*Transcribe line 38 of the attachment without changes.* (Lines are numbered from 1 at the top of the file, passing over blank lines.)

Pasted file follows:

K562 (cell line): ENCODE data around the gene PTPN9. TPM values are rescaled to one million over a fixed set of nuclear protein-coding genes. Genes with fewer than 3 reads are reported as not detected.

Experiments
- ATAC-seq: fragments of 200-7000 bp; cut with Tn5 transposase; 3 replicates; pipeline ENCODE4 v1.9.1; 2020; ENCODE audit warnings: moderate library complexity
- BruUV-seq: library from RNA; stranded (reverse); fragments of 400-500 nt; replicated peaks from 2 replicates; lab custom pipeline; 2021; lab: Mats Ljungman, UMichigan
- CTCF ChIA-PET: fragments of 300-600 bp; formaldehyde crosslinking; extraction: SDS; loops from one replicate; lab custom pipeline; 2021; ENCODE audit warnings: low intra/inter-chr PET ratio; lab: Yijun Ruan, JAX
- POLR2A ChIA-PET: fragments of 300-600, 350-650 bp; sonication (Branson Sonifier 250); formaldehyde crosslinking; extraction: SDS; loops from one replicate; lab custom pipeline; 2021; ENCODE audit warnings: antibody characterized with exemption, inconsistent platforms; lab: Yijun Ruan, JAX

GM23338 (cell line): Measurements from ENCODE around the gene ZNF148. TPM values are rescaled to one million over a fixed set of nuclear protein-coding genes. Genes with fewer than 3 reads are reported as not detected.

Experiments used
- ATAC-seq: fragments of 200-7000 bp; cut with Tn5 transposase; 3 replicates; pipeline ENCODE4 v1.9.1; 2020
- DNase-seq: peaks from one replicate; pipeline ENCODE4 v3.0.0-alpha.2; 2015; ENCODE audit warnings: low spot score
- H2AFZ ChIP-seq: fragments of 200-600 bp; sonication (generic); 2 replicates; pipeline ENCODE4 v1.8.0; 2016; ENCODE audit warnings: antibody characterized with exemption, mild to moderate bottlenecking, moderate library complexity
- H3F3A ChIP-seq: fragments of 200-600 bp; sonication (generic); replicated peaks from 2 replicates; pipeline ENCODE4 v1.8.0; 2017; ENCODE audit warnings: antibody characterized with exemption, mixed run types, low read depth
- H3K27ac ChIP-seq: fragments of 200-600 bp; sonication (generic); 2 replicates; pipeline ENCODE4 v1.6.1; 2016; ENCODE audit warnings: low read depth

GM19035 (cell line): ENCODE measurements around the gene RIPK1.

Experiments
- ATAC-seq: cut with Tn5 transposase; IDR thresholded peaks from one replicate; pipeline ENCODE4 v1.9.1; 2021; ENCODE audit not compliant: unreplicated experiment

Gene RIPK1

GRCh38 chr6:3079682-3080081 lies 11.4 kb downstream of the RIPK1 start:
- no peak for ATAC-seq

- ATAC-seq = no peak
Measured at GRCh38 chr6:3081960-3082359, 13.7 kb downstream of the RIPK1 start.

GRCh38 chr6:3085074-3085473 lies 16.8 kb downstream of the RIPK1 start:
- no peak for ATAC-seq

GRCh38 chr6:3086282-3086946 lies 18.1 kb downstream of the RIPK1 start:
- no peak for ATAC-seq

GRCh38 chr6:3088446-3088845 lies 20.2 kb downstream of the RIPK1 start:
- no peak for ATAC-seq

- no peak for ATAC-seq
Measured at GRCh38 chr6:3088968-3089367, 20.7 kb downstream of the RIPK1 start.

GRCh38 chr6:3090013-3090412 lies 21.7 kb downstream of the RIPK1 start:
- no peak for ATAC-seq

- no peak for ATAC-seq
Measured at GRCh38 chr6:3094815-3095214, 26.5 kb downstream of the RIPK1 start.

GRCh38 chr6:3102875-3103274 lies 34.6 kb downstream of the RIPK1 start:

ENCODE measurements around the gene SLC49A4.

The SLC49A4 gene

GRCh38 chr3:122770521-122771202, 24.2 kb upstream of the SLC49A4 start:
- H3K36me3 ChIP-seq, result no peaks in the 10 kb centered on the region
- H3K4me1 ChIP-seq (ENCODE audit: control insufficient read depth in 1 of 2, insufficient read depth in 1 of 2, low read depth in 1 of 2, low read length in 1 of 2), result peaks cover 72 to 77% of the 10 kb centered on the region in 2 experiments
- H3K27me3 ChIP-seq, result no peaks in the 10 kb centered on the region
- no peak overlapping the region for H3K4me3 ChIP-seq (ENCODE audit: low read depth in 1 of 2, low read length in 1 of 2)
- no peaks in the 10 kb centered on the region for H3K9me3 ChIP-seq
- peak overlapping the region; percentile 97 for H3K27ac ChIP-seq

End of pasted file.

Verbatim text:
- H3K36me3 ChIP-seq, result no peaks in the 10 kb centered on the region